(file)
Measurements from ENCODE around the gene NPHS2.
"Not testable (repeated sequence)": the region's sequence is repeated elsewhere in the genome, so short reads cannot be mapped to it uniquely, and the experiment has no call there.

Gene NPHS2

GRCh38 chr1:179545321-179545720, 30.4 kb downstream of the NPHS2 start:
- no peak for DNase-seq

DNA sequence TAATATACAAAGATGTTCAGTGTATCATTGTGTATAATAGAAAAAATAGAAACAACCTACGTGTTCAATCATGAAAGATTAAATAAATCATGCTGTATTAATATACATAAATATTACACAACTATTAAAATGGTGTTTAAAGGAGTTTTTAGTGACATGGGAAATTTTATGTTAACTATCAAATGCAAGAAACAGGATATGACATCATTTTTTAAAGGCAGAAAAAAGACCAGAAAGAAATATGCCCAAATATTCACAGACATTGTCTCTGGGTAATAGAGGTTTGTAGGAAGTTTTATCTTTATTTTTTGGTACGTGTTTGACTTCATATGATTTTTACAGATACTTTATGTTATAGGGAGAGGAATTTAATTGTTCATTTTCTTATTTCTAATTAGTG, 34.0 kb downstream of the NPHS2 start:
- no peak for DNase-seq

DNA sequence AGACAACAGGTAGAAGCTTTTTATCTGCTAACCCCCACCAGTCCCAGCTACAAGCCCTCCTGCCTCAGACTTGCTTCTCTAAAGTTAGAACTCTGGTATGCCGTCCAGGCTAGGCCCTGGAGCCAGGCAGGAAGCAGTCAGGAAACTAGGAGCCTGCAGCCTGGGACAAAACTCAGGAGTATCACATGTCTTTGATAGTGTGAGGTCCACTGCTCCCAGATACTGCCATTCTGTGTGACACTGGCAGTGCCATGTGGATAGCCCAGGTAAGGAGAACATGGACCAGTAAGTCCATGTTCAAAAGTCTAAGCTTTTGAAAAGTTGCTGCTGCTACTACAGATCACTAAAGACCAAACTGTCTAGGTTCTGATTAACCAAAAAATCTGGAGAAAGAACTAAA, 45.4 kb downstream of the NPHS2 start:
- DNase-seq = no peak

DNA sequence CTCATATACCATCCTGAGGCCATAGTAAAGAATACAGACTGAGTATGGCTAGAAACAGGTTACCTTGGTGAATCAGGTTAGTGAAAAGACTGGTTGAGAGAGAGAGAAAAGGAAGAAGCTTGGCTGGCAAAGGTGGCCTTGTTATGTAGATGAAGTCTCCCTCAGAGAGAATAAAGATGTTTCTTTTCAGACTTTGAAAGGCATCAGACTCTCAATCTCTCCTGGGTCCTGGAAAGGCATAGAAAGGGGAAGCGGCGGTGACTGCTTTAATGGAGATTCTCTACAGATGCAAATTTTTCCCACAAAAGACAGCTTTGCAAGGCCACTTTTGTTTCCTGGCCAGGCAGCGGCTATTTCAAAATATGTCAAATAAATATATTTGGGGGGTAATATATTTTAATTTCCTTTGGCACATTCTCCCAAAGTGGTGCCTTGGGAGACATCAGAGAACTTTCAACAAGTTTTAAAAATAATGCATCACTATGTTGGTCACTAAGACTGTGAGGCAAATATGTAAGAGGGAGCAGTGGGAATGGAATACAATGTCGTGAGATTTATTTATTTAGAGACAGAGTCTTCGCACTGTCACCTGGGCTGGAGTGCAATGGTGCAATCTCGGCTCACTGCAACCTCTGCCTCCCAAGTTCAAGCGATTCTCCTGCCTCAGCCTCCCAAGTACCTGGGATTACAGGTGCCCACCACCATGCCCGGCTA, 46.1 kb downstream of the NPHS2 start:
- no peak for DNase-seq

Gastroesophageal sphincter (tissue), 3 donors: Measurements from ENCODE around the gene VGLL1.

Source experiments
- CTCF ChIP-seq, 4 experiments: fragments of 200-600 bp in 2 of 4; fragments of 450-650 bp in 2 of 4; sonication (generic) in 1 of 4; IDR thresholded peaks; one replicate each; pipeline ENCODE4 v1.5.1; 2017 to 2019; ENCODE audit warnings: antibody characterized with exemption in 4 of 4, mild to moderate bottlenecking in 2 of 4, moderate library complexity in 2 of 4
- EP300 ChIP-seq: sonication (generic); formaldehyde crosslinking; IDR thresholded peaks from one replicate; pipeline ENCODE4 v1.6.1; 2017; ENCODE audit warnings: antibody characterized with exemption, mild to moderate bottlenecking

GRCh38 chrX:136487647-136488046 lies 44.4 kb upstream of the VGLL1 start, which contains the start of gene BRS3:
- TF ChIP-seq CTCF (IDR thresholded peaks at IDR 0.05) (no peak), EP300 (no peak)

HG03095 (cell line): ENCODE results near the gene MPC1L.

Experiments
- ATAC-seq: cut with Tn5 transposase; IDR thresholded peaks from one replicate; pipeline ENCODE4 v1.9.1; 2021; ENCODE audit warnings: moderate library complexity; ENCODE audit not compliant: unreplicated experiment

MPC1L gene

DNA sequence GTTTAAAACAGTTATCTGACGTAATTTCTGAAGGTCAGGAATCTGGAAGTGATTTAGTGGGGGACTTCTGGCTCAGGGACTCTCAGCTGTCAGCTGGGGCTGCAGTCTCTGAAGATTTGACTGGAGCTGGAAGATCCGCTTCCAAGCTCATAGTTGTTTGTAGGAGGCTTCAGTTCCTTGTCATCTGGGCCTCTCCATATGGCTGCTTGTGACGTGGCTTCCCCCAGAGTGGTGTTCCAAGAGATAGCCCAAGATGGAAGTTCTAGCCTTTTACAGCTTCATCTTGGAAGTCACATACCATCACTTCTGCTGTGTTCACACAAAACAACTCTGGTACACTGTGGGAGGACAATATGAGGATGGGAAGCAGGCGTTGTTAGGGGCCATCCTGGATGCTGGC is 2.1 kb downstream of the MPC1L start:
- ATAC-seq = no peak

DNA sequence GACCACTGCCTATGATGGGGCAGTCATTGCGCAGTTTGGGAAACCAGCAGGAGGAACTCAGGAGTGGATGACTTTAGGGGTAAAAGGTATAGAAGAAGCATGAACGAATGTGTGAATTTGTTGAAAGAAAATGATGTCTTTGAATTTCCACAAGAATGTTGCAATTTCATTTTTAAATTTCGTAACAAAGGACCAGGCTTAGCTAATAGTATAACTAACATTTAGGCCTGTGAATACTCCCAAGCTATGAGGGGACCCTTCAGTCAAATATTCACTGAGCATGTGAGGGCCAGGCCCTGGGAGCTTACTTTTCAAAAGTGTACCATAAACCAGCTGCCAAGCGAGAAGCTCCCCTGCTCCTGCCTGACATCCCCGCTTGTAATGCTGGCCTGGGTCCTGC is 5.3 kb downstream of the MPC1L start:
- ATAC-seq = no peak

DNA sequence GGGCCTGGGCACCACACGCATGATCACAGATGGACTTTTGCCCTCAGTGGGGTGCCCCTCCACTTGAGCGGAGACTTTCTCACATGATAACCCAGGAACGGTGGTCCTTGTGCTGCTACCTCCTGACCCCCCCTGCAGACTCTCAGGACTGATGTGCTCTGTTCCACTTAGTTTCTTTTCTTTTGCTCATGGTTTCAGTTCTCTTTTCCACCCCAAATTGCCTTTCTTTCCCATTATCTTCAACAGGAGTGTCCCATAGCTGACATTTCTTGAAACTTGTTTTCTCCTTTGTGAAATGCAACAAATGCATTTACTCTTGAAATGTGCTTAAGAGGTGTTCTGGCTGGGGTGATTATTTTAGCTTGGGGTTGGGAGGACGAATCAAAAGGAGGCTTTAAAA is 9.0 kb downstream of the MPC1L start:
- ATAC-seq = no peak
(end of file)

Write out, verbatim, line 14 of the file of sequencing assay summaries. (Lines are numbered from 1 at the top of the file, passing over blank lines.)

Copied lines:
- CTCF ChIP-seq, 4 experiments: fragments of 200-600 bp in 2 of 4; fragments of 450-650 bp in 2 of 4; sonication (generic) in 1 of 4; IDR thresholded peaks; one replicate each; pipeline ENCODE4 v1.5.1; 2017 to 2019; ENCODE audit warnings: antibody characterized with exemption in 4 of 4, mild to moderate bottlenecking in 2 of 4, moderate library complexity in 2 of 4